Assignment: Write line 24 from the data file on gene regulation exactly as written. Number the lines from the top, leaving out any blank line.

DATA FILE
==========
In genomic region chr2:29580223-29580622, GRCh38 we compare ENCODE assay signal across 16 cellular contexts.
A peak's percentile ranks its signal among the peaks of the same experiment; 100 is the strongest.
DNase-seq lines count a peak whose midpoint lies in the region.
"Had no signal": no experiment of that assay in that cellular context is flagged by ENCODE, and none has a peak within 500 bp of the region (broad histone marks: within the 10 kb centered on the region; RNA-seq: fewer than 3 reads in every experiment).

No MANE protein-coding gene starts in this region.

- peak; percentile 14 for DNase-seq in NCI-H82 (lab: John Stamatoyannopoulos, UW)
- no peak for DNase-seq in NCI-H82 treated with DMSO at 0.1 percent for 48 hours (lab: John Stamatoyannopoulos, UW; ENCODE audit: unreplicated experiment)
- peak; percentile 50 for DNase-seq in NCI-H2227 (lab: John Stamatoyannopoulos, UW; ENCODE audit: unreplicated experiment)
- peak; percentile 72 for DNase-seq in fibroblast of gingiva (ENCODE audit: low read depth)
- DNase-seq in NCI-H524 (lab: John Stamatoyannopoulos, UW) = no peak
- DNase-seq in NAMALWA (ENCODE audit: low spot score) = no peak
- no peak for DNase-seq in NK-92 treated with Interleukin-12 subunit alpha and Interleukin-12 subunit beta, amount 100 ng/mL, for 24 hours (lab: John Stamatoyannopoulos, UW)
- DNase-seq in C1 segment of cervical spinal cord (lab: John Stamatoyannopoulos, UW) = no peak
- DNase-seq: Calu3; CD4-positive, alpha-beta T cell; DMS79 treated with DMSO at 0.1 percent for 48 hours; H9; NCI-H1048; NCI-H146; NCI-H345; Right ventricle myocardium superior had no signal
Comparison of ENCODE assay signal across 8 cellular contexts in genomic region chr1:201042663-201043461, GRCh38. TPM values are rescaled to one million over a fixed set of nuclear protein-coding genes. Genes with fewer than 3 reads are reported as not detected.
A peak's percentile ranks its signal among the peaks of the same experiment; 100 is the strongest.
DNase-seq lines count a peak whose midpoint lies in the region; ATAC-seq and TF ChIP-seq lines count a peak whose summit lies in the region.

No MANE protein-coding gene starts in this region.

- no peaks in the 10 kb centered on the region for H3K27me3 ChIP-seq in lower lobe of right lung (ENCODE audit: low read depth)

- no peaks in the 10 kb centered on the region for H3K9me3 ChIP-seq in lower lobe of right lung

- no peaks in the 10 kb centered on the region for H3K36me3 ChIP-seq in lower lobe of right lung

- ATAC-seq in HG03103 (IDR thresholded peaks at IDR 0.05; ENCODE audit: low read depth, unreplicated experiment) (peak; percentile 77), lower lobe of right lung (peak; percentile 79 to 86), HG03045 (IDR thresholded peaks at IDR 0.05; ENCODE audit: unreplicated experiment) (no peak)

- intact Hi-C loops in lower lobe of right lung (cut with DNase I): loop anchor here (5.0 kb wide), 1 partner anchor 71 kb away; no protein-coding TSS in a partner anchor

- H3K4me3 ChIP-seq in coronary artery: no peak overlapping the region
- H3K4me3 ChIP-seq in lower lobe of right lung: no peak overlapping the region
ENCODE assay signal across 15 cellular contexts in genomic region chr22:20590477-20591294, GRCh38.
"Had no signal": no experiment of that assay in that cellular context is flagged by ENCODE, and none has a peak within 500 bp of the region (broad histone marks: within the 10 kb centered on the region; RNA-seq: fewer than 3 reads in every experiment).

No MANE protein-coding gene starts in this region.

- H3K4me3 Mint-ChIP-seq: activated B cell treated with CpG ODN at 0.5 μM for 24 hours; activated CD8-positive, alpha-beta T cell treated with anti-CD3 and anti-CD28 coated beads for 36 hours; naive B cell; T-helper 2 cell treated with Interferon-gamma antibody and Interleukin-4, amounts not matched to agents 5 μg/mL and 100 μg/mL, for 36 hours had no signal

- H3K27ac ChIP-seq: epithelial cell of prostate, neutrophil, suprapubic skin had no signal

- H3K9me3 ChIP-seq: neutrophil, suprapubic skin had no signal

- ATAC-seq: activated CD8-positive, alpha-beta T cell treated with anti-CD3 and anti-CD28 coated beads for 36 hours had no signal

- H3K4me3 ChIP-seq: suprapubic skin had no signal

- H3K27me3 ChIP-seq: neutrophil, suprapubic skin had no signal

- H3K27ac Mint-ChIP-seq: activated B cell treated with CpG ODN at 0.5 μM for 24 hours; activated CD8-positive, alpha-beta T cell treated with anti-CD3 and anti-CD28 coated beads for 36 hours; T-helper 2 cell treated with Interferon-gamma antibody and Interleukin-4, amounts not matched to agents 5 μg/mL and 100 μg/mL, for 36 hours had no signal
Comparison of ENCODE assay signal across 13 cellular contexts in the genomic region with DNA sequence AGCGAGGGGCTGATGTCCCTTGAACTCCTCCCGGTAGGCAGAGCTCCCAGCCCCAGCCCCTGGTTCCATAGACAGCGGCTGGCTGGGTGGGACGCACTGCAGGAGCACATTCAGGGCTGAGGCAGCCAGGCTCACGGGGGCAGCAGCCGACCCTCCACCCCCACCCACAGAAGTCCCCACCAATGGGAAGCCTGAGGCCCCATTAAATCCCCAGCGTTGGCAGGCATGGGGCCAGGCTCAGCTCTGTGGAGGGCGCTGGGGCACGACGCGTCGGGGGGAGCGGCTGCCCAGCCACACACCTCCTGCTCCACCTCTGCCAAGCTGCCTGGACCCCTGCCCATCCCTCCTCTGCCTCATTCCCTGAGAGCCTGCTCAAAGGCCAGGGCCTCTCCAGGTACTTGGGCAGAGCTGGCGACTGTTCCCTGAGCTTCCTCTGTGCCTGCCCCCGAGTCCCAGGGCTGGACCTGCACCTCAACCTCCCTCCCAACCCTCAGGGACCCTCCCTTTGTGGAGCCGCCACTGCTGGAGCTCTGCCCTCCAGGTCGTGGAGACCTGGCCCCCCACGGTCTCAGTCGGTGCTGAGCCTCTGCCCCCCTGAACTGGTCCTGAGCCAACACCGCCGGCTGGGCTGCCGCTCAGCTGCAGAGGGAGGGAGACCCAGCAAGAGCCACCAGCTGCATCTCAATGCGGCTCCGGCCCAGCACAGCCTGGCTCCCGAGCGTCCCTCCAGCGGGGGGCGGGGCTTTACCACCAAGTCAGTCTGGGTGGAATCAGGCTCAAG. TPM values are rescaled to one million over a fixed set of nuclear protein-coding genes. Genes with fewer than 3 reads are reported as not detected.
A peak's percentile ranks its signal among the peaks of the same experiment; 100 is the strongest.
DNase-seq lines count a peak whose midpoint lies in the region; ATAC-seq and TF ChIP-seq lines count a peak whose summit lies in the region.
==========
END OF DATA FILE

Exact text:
- H3K4me3 ChIP-seq in coronary artery: no peak overlapping the region